Why Divorce is Sometimes the Band-Aid that Needs to be Ripped Off

Divorce can be heartbreaking, traumatic and painful for both spouses regardless of who initiated the break-up.  The length of time that it takes for a person to move on and heal from their divorce varies case by case and person to person.

People often believe the overwhelming feelings of sadness and unhappiness that they experience while going through the divorce process are the result of mourning the loss of their spouse and the life they had once shared together.  It is not uncommon that we recreate and distort our memories, subconsciously filtering our recollection of events through rose-colored glasses while completely dismissing the negative memories.

Although no two divorces are the same, the breakdown of any marriage is rarely, if ever caused by one single event, followed by an immediate filing for divorce from one or both spouses.  The path that leads people to divorce is usually a long, sad and lonely one and as creatures of habit we gradually adapt to accepting whatever life we find ourselves in instead of looking for a happier and more satisfying life.  Unfortunately, sometimes the path to living a satisfying and happy life can only happen by confronting the sharp pain of ending a chapter in your life in preparation for a new beginning.  Just like ripping off a band-aid, it hurts in the beginning – a lot– and then one day it doesn’t.  You soon find that you are able to look forward and not back, replacing the sad and lonely days that you thought you missed, with happy and fulfilling ones.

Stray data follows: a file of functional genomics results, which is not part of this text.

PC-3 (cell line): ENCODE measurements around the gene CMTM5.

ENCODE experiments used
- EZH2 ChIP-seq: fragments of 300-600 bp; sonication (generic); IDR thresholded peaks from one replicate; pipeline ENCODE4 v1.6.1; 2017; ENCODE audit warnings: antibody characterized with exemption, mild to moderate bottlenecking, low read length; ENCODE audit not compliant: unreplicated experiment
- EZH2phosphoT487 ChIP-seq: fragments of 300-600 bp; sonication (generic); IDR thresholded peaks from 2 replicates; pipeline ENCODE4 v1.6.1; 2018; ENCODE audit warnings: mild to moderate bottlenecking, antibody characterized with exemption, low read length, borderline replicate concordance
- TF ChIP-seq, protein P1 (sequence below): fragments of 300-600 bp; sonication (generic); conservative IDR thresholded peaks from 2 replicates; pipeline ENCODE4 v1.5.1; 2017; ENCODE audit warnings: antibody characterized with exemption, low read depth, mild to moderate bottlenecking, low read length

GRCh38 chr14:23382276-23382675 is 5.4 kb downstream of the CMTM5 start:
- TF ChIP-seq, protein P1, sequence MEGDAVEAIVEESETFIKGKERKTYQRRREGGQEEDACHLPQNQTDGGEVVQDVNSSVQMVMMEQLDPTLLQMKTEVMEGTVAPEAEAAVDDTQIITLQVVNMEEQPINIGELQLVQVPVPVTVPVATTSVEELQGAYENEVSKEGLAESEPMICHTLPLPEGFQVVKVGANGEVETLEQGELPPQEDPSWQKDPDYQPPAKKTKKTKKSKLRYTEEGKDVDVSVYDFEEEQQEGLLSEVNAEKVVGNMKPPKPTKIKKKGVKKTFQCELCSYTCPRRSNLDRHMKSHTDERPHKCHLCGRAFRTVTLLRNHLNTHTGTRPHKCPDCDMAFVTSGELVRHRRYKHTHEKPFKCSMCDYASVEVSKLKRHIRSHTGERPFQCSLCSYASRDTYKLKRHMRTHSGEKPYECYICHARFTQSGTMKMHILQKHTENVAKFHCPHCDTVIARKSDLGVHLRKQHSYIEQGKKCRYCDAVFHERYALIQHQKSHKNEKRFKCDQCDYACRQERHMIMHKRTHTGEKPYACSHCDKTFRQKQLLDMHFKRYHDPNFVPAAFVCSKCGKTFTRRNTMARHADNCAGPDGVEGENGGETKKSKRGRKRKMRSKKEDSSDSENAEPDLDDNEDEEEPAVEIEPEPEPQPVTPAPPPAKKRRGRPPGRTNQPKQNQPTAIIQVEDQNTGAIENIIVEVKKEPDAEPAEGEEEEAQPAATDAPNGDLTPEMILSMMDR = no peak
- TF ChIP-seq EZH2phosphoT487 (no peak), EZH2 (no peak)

College will cost me HOW MUCH?

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According to the September 21, 2015 article in the Wall Street Journal, there are eight crucial questions parents and their children should ask themselves when college and college expenses are on the horizon.  Today, the cost of college is not limited to room and board; students are required to pay hundreds of dollars per semester on textbooks, activities fees, and transportation.  Some schools require students to complete an internship, often full-time and unpaid.

Parents, whether married or divorced, should take the time to plan and prepare for the increasing financial burden of college.   “Too often, parents feel guilty if their finances limit their child’s ability to go to their dream school, which is why they’re willing to ‘beg, borrow and steal; or go into massive debt to help the child get there,” says Beth Kobliner, a personal-finance author.

As a parent, do you want to work twelve to fifteen more years to make up for the financial burden of college? Can you count on your spouse or ex-spouse to help contribute?  Will your child’s career path keep them from paying off their student loans 15, 20, 25 years down the road?  Financial situations vary, but the increasing price of college is constant.  Can you afford your child’s dream school?  Reconsider the impact that educational costs may have on all of you.

Grossman & Associates, Ltd.
617-969-0069